|Samsung NX1000, 16mm, F2.4, 1/30s, ISO 800|
With year end comes Christmas lightings, and one of the ways to capture the Christmas spirit – literally – is to roam the shopping belt of Orchard Road where the decoration lights glisten.
If you carry a consumer compact camera and want to capture the lights, here are some tips I’d like to share.
Switch Off Your Flash
Flash is useful to light up a near object, like a person. It cannot light up the entire street or the sky. So if you attempt to capture the street scene with flash, you will find that your foreground will be lit up unnaturally while the background will look darker. Try by turning off the flash and shoot again with steady hands.
|Samsung NX1000, 16mm, F2.4, 1/20s, ISO 250|
Adjust Exposure Manually
For many compact cameras, when you turn off the flash and let the camera meter automatically, the image might turn out overexposed, or blur. This is because the camera thinks that the scene is too “dark”, which is correct. However, you wanted the dark to be dark. So, if you camera has a function called EV compensation, then you can adjust down the exposure by selecting a negative value of, say -1. Different cameras meter differently, so play around with this to get the optimal exposure.
|Samsung NX1000, 16mm, F3.5, 1/30s, ISO 400|
My favourite method is to set the shooting mode to Manual, which means you decide the aperture and shutter values. My usual settings are 1/30s, f/3.5, ISO 400. Anytime when you feel that the exposure is not bright enough, reduce the exposure by 1 step (1/15s -> 1/8s -> 1/4s, etc.).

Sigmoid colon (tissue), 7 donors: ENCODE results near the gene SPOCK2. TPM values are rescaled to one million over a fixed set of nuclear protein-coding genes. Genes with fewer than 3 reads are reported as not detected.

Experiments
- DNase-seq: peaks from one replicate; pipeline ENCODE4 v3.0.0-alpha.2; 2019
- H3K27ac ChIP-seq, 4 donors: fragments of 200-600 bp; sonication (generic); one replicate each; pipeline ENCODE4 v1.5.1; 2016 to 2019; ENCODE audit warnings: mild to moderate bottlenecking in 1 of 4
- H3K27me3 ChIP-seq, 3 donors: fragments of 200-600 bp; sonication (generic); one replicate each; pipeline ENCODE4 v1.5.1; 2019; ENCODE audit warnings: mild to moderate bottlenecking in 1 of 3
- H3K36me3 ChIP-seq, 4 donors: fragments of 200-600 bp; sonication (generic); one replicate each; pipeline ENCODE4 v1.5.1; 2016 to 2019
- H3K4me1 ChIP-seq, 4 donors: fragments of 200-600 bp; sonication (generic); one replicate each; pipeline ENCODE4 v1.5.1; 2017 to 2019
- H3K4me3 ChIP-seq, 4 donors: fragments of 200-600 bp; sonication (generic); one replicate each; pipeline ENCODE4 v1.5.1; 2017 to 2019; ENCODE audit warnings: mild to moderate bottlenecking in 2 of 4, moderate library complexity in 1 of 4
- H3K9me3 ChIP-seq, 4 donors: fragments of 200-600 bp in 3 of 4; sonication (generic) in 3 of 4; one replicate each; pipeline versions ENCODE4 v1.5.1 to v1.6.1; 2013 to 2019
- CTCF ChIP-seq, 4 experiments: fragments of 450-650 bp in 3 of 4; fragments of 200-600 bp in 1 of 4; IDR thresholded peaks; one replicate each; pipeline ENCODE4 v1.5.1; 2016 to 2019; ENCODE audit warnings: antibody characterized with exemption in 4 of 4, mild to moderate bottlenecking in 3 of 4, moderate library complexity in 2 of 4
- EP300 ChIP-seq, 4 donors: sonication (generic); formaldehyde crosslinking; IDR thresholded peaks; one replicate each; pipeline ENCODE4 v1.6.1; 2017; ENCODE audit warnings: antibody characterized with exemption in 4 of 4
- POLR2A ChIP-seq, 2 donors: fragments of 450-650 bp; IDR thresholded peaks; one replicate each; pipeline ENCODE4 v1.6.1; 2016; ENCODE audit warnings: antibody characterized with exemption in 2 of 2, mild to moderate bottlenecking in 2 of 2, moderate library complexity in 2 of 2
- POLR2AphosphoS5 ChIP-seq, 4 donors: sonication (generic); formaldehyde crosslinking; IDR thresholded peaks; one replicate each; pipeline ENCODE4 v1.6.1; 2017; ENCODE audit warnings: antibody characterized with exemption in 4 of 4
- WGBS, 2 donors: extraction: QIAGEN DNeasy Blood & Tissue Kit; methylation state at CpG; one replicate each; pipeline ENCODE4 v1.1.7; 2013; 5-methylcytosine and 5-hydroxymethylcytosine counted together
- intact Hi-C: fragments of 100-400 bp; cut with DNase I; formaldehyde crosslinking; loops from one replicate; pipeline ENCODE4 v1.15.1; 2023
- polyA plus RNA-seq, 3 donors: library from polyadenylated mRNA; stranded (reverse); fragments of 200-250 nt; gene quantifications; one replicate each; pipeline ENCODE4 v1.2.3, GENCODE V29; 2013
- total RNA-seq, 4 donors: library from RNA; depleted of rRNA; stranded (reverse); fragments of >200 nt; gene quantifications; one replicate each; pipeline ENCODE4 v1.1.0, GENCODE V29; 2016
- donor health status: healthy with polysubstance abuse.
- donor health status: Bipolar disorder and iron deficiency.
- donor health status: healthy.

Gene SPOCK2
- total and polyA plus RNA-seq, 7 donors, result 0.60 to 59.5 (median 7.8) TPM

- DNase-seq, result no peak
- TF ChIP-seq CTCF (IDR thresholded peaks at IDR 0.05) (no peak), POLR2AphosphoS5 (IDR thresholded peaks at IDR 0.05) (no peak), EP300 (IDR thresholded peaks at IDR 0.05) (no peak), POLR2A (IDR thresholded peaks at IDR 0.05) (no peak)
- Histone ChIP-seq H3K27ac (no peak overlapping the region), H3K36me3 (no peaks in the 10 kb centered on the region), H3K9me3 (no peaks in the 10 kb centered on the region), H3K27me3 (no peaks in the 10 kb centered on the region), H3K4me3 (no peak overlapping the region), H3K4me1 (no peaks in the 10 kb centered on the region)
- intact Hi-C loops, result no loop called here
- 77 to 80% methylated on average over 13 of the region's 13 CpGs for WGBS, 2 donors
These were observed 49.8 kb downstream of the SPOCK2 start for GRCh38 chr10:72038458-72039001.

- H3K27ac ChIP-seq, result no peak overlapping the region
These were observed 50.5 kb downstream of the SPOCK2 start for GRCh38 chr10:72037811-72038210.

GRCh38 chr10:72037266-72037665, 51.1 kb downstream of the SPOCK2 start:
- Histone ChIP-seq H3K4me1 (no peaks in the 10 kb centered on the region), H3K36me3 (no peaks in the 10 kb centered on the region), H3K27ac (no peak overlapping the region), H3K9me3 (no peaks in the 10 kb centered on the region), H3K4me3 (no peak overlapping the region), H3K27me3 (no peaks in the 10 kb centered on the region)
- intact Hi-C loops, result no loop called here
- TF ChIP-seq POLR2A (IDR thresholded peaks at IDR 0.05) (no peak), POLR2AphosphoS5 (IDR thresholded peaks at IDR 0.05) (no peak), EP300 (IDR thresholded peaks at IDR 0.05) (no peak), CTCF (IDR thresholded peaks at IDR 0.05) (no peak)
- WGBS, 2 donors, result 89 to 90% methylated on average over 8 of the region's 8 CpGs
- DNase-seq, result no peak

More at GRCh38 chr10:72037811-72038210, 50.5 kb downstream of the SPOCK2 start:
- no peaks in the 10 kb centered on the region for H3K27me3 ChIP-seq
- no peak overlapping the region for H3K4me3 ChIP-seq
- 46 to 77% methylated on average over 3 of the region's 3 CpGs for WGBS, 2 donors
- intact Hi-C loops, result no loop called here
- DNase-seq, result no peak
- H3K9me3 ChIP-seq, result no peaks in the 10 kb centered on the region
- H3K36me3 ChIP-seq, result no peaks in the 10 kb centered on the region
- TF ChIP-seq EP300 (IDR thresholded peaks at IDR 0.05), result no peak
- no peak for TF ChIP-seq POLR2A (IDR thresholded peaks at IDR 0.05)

|Samsung NX1000, 16mm, F2.4, 1/13s, ISO 100|
Manual Exposure + Flash
Now that you have achieved the best exposure value for shooting the night lights, you can add the flash to shoot portraits. Here’s a tip: adjusting the shutter speed manually DOES NOT affect the exposure of the person lit by the flash. It will however brighten up the background. The catch is not to select too slow a shutter speed or else your background will be blurred.
|Samsung NX1000, 16mm, F2.4, 1/20s, ISO 640, Flash|
Help with “Dummy” Camera
If your compact camera is unable to do any of the above, all is not lost. Use the SCENE mode to work around. Find a Night Scene mode and use that. The results may not be consistent, but well, if you are serious about capturing better night scenes, then you would have to invest in a better camera. Look for one that lets you adjust exposure manually or shoot in M mode.
Over the years, camera manufacturers have been improving their camers to make them more consumer friendly. Some cameras have over 30 preset SCENE modes to cater for every scenario, but they all boils down to the control of depth of field (aperture) and speed of capture (shutter) to achieve proper exposure. Once you understand how camera works, then you will know how to overcome some shooting challenges and achieve more pleasing images.
P.S. if you have missed the year-end festivities, fret not. You can use the same techniques to capture any night light scenes.